Modern Doubling Technique
Step 1-Break Up the Text into French Scenes
Come away, Ned and Tom.
NED and TOM:
Here, my lord.
Come away, my lads. Tell me, sirs, how much gold have you got?
Faith, my lord, I have got five hundred pound.
But tell me, Tom, how much hast thou got?
Faith, my lord, some four hundred pound.
Four hundred pounds, bravely spoken, lads. But tell me, sirs, think you not that it was a villainous part of me to rob my father's receivers?
Why no, my lord, it was but a trick of youth.
Faith, Ned, thou sayest true. But tell me, sirs,
whereabouts are we?
My lord, we are now about a mile off London.
But sirs, I marvel that Sir John Oldcastle comes not
away. Swounds, see where he comes.
How now, Jockey, what news with thee?
As you will see from the text opposite, the printed edition of Famous Victories simply starts with the stage direction: “Enter the young Prince, Ned and Tom.” There is no indication of act or scene. The fact that early Elizabethan plays do not contain act and scene breaks is an indication that the action is designed to be fluid and not broken by time-consuming set changes. But the person in charge of doubling needs to break the action into discrete units. At each moment in the play, they need to know who is on stage, with whom, and for how long. To create a doubling chart, we need to break the action into French scenes.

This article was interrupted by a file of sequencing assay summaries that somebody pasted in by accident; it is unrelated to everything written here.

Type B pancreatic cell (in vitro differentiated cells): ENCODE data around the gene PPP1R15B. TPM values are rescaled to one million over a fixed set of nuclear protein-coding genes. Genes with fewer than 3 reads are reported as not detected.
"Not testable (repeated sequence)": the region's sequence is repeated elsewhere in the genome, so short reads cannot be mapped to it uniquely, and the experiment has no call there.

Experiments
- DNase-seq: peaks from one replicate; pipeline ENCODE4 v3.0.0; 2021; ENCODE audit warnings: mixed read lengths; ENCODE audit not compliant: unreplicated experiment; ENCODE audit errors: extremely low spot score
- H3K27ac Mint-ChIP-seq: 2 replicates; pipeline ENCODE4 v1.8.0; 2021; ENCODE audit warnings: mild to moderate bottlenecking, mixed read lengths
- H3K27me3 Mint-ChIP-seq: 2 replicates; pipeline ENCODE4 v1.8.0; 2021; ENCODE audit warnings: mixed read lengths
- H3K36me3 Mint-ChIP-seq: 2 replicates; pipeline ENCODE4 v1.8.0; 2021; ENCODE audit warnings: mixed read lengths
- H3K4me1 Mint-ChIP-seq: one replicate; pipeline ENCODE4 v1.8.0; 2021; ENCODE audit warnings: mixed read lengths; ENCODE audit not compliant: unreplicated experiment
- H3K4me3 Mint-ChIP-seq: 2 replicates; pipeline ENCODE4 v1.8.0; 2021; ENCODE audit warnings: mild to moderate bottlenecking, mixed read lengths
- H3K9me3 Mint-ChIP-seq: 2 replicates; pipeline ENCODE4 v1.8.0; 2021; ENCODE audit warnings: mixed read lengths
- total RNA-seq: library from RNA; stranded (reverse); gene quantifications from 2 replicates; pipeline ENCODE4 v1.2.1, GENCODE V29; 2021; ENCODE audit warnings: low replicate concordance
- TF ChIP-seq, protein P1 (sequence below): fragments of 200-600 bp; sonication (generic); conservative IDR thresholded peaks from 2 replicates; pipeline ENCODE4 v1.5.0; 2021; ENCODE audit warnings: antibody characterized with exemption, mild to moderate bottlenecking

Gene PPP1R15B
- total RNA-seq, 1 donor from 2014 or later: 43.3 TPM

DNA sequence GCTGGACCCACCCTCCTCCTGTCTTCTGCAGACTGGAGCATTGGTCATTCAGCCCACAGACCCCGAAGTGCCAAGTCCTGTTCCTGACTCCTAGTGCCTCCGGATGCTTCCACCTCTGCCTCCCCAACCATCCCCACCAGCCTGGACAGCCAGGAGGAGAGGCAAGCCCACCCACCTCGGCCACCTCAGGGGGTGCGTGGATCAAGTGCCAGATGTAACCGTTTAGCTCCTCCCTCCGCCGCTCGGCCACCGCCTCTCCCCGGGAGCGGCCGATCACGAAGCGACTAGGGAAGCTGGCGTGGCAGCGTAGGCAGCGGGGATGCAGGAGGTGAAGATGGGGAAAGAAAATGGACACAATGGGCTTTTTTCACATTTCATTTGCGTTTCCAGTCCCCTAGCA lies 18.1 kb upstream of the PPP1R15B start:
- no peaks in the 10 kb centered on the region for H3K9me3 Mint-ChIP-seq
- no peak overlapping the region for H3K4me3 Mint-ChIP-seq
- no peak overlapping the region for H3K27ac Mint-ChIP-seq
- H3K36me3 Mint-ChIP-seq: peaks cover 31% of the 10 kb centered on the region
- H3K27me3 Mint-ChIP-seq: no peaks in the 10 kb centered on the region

The French scene derives from the neo-classical playwrights of France who marked a new scene in their texts every time a character entered or exited the stage. The English practice, which is the one that came to be used in later printed editions of Elizabethan plays, was to mark a scene only when the stage cleared and a new set of characters entered. An English scene therefore might contain several French scenes.